A beat constable at the Yamuna Bazar area said he often turns a blind eye on homeless men injecting or using brown sugar.
“It is impossible to deal with them. They know they are HIV positive and threaten to throw the syringe at us,” he said. “If we arrest them and put them in a lock-up, they get violent and bang their heads against the walls and iron grills. What if they die in custody? The press will be after us. Why take the risk?”
ADDICTED TO DEATH
Delhi continues to be what it was 17 years ago for Pinku when he arrived from Bihar — strange, hostile and without familiar faces. His friends are dead. All he now recognises is a bottle of Amwil solution and a strip of white tablets — two things that control his life.
Pinku is one of the 20,000 homeless using drugs.
Pinku, 38, was diagnosed HIV positive. But it does not bother him. All day he sits in the shelter at Loha Pul (Yamuna bridge), wearing a greasy ganji (under shirt) and gazing at the ceiling. He does not go to work, neither does he care about food. His nerves are green and swollen with needle holes.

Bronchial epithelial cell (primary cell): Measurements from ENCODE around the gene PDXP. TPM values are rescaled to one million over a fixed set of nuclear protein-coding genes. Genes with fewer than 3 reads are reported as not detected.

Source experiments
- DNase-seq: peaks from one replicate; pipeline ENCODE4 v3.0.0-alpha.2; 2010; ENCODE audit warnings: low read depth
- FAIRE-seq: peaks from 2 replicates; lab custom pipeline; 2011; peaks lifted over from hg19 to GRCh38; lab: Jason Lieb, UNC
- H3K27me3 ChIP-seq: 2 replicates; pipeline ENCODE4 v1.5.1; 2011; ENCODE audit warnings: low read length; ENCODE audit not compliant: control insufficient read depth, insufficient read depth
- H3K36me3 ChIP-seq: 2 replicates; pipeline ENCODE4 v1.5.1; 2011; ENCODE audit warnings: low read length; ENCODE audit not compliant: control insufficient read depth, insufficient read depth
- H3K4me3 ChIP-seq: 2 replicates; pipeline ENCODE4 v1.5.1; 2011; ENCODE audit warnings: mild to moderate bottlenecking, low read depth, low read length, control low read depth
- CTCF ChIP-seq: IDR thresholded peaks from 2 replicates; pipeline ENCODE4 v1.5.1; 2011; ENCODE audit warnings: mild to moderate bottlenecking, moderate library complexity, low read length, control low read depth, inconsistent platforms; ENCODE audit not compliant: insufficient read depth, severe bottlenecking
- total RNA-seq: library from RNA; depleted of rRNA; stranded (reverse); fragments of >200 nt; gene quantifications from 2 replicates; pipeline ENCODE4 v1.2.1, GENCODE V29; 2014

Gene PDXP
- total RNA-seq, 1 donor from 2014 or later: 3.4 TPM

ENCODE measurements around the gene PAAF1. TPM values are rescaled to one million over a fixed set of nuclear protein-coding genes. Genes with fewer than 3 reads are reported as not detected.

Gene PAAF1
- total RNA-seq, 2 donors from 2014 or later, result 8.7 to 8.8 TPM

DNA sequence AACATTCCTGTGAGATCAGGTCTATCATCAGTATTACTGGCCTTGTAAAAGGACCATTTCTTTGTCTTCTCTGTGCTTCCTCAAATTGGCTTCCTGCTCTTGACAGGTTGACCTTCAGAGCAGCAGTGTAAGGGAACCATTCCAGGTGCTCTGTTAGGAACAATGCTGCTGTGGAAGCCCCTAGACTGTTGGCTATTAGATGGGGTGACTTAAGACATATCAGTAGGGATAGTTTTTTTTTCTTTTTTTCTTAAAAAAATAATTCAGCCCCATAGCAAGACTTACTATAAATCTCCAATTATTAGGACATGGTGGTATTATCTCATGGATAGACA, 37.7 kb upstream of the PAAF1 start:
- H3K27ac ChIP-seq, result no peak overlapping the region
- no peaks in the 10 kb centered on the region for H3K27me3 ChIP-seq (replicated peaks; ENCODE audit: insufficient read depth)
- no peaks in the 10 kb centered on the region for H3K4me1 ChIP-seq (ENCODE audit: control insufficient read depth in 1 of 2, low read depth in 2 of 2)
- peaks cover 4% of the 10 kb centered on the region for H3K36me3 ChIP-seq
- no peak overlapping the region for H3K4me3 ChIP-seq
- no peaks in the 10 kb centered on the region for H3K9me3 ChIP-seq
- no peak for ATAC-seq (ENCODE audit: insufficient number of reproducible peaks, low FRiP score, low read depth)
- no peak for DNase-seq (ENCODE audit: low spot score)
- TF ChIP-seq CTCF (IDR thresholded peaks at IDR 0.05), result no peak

“When I am not high, I behave like an animal. The moment the kick goes down; there is this piercing, insufferable pain. I throw up and get loose motion,” he says.
Pinku has been injecting for over 10 years. “Once I take the injection, I feel relieved. I can do without food but not this. I need at least 10 shots a day,” he says, pulling out the white tablets from hus pocket. Pinku is afraid of returning to his senses. “It pains,” he says.
It is time for his next dose.
This corner of Loha Pul is forbidden for ‘outsiders’. Even the police do not go there. Used syringes, empty bottles of Amwil and empty strips of Addnok are strewn around.